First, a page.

And following last weekend's nationwide raids on the country's brothels, police have gathered personal details on thousands of prostitutes, which they say will help the authorities track their movements when the Czech Republic joins the European Union next year. During last weekend's raids, the largest crackdown on prostitution in the country's history, police interviewed and compiled personal data on thousands of women working in 435 brothels across the country. An estimated 15,000 prostitutes, generally from countries in eastern Europe, work in the Czech Republic, most along the German and Austrian borders.
The Czech Republic and Austria will exchange areas of land adding up to more than 40,000 square metres along their common border, under a bill passed in the lower house on Wednesday. The redrawing of the Czech-Austrian border is to allow for rivers gradually changing their course and will also improve access to private property. The bill does not account for any transfers of population. The Czech Republic has been locked in dispute with Poland for 45 years over similar territorial changes on the Czech-Polish border.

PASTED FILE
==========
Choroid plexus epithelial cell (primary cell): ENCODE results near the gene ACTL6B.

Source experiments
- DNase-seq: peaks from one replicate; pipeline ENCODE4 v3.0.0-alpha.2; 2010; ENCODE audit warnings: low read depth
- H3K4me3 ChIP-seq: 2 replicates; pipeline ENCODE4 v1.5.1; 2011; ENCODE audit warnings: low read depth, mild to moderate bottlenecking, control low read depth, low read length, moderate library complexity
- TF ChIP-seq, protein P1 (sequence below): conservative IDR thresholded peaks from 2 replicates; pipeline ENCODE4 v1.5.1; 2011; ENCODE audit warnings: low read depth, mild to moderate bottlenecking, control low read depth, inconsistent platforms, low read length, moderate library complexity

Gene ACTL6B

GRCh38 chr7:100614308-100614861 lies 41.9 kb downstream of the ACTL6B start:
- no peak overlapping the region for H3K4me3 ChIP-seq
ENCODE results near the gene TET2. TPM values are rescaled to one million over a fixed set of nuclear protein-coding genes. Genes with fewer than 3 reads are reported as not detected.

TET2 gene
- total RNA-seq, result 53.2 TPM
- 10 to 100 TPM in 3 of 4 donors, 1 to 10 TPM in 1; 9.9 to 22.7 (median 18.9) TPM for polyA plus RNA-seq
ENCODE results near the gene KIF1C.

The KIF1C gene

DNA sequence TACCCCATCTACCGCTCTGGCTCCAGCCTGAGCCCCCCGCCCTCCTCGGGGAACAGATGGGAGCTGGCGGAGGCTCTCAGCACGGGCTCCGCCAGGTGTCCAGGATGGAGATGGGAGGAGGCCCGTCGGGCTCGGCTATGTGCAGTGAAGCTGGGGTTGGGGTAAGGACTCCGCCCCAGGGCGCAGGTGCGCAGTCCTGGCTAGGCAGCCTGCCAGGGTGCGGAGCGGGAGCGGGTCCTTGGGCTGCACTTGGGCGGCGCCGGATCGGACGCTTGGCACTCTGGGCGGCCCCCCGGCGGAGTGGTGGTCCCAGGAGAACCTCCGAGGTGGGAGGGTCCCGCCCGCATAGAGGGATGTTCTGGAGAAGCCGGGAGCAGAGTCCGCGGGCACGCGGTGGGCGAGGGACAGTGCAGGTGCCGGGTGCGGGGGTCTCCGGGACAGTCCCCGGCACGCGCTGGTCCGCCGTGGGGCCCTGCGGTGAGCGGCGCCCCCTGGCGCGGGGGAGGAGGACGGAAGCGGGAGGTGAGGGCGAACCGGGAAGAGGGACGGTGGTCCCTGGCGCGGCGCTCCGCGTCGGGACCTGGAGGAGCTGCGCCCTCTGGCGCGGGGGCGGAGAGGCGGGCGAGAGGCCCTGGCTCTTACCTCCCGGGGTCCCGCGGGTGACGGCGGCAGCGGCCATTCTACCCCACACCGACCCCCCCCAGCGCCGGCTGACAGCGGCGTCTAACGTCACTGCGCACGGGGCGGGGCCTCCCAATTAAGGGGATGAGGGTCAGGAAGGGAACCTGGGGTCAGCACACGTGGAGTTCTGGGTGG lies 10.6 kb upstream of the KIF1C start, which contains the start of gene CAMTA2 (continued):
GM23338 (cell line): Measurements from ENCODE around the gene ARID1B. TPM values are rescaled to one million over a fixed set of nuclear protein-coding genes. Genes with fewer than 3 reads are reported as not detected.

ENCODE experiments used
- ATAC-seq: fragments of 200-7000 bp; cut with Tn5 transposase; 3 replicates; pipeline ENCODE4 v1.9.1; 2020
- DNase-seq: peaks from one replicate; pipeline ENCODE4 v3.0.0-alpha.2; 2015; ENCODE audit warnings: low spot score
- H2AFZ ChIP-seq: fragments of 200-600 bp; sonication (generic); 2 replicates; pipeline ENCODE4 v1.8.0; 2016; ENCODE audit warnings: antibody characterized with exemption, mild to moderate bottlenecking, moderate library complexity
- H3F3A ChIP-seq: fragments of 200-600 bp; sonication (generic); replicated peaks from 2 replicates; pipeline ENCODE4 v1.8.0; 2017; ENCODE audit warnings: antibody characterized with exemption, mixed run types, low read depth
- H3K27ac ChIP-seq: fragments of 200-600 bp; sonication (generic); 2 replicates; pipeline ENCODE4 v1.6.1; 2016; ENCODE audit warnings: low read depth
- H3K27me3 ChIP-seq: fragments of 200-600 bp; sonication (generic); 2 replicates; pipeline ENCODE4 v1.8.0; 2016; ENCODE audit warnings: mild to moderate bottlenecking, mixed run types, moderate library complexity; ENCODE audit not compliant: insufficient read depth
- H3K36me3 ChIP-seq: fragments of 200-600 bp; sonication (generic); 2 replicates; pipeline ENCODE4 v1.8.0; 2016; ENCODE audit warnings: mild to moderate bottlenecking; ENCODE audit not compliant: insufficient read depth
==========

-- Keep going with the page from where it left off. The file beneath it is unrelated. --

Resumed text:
Former communist hardliner Karel Hoffman was sentenced to six years in prison by the High Court in Prague on Monday. During the Soviet-led invasion of Czechoslovakia on August 21, 1968, Mr Hoffman, who was head of telecommunications at the time, ordered radio broadcasting to shut down, thereby helping to crush the "Prague Spring" reform movement. A lower court in Prague had already found him guilty of abuse of office and sentenced him to four years in prison in June. The verdict was appealed by the defendant and state attorney. The High Court has now raised the original four-year sentence to six years, finding him guilty of sabotage.